Shang­hai’s low fer­til­ity rate re­quires pol­icy change

China Daily (Canada) - - FRONT PAGE - By LI YANG in Shang­hai

China should end its fam­ily plan­ning pol­icy as soon as pos­si­ble to curb the fast aging of the so­ci­ety, said ex­perts at­tend­ing a pop­u­la­tion pol­icy stud­ies fo­rum at Fu­dan Uni­ver­sity in Shang­hai.

The av­er­age fer­til­ity rate in the United States is about 2.1, which is the ba­sic re­place­ment fer­til­ity rate en­sur­ing the pop­u­la­tion re­mains un­changed, ac­cord­ing to Xi Fux­ian, a pro­fes­sor of pop­u­la­tion stud­ies at the Uni­ver­sity of Wis­con­sin.

“The real fer­til­ity rate in China could be much lower than the of­fi­cial an­nounce­ment of 1.8, and the gen­der ra­tio, which means the num­ber of male to per 100 fe­males, is about 121, far above the 105 ceil­ing safety line,” Yi said.

In China’s most de­vel­oped city Shang­hai, most of the child­bear­ing cou­ples are sin­gle chil­dren of their re­spec­tive fam­i­lies; the fer­til­ity rate is only 0.7 per­cent, the low­est in ma­jor cities in the world.

“Pop­u­la­tion pol­icy is not a spring, be­cause when the pol­icy is re­laxed, the fer­til­ity rate will not nec­es­sar­ily re­bound,” said Guo Zhi­gang, pro­fes­sor of so­ci­ol­ogy at Pek­ing Uni­ver­sity. “But the low fer­til­ity is a re­sult of the strict fam­ily plan­ning pol­icy.”

The cen­sus in 1964 showed that the young peo­ple un­der 15 years old ac­counted for more than 40 per­cent of China’s pop­u­la­tion.

The pro­por­tion fell to 16.6 per­cent in 2010. The United Na­tions pre­dicts that pro­por­tion of young peo­ple in China will fall even lower than Rus­sia’s, and only higher than the se­ri­ously aging Ja­pan by 2030.

Pop­u­la­tion changes will af­fect the na­tion’s econ­omy. The US econ­omy will ben­e­fit from the healthy pop­u­la­tion struc­ture in the long run. By 2040, the me­dian age of the US pop­u­la­tion will be about 40 years old, but China’s will be about 50. Even if China is the world’s largest econ­omy by then, its per capita GDP will be much lower than the US’.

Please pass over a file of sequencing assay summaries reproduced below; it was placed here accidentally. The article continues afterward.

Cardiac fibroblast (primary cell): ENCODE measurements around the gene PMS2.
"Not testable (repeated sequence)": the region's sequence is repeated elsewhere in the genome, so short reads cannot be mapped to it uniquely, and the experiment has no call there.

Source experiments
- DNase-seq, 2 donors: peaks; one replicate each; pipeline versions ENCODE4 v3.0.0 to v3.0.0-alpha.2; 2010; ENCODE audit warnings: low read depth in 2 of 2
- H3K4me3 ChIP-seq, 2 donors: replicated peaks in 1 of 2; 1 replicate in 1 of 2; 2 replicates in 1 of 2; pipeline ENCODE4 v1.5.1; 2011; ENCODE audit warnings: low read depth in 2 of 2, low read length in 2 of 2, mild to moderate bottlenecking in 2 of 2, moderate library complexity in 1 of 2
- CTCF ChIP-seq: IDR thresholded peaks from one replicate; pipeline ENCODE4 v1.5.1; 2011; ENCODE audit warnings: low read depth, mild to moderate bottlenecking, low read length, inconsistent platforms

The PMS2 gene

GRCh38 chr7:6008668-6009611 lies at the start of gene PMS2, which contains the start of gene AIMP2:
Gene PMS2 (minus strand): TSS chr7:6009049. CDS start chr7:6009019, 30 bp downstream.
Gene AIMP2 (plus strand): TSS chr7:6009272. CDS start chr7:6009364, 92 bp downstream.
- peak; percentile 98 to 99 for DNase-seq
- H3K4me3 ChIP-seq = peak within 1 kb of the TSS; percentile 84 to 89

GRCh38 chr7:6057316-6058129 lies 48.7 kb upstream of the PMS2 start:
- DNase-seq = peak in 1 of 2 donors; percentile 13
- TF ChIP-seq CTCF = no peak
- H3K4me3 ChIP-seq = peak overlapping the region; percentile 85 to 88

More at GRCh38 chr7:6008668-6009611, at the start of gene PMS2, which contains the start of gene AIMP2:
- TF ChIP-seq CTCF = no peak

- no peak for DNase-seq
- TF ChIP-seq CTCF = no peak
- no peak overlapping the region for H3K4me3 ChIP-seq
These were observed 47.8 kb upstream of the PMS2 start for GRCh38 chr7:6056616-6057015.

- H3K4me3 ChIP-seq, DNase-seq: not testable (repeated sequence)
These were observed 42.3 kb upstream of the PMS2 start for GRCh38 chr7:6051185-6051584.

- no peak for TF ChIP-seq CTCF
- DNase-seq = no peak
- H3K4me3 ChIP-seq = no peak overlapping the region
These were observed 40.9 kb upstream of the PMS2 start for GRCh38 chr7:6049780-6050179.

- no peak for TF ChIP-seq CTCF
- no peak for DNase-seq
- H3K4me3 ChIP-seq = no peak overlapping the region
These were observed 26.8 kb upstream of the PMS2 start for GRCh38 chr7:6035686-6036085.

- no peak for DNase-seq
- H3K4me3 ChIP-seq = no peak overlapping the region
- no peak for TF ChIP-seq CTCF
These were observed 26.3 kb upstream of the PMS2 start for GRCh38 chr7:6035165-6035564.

In­dia will over­take China in pop­u­la­tion by 2040, when it will have 1.6 bil­lion peo­ple, 850 mil­lion of whom will be work­ing-age pop­u­la­tion, com­pared with China’s 690 mil­lion. The gap mainly is in 20-to-40 age group.

“China will al­most cer­tainly fall into a low birth rate in 20 years, even if the gov­ern­ment abol­ishes all con­trols on child­birth,” said Cai Yong, so­ci­ol­o­gist at the Uni­ver­sity of North Carolina, on the fo­rum. “The cul­ture is pro late child­birth and there is no re­stric­tion against ar­ti­fi­cial abor­tion. Chi­nese peo­ple are in­creas­ingly sen­si­tive to their con­di­tions of ed­u­ca­tion, econ­omy and life.”

The un­even dis­tri­bu­tion of public re­sources across China has a di­rect in­flu­ence on the pop­u­la­tion’s qual­ity.

Two thirds of the young peo­ple in 2010 in China, about 220 mil­lion, are from the coun­try­side, among whom more than 60 mil­lion are chil­dren living with their grand­par­ents in vil­lages left by their mi­grant worker par­ents work­ing in cities, and more than 30 mil­lion are mi­grant chil­dren living un­sta­ble lives with their mi­grant-worker par­ents.

Gen­er­ally speak­ing, it is dif­fi­cult for th­ese chil­dren to get a good ed­u­ca­tion and train­ing. China’s in­vest­ment in ed­u­ca­tion just reached 4 per­cent of GDP, an in­ter­na­tional bench­mark. The ex­ces­sive con­cen­tra­tion of goodqual­ity ed­u­ca­tion re­sources in sev­eral big cities means only a small pro­por­tion of ur­ban chil­dren are the main ben­e­fi­cia­ries of the limited in­put in im­prov­ing the lot of the peo­ple.

Re­pro­duc­tion should be guar­an­teed by a so­cial sys­tem. But China’s cur­rent so­cial sys­tem is not sup­port­ive of re­pro­duc­tion. The gov­ern­ment needs to con­struct an ef­fec­tive sup­port­ive so­cial sys­tem to stim­u­late peo­ple’s fer­til­ity de­sires, rather than only grant­ing them the over­due child­birth free­dom, Cai noted.

The Na­tional Bureau of Statis­tics shows that the work­ing-age pop­u­la­tion from 15 to 59 was 937.27 mil­lion in 2012, 3.45 mil­lion lower than the pre­vi­ous year. It is the first time China saw the decline of the ab­so­lute num­ber in its work­ing-age pop­u­la­tion since the early 1960s, when a great famine swept the coun­try.

“The pop­u­la­tion-con­trol poli­cies now go in the wrong di­rec­tion,” said Zuo Xue­jin, an econ­o­mist at the Shang­hai Academy of So­cial Sciences. “The author­ity must ad­just its child­bear­ing poli­cies and com­pletely abol­ish the fam­ily plan­ning pol­icy as soon as pos­si­ble.” Zuo said that in­creas­ing the in­put in med­i­cal care, so­cial wel­fare and ed­u­ca­tion can not only im­prove the qual­ity of hu­man cap­i­tal, but also in­crease the will­ing­ness of peo­ple to re­pro­duce.

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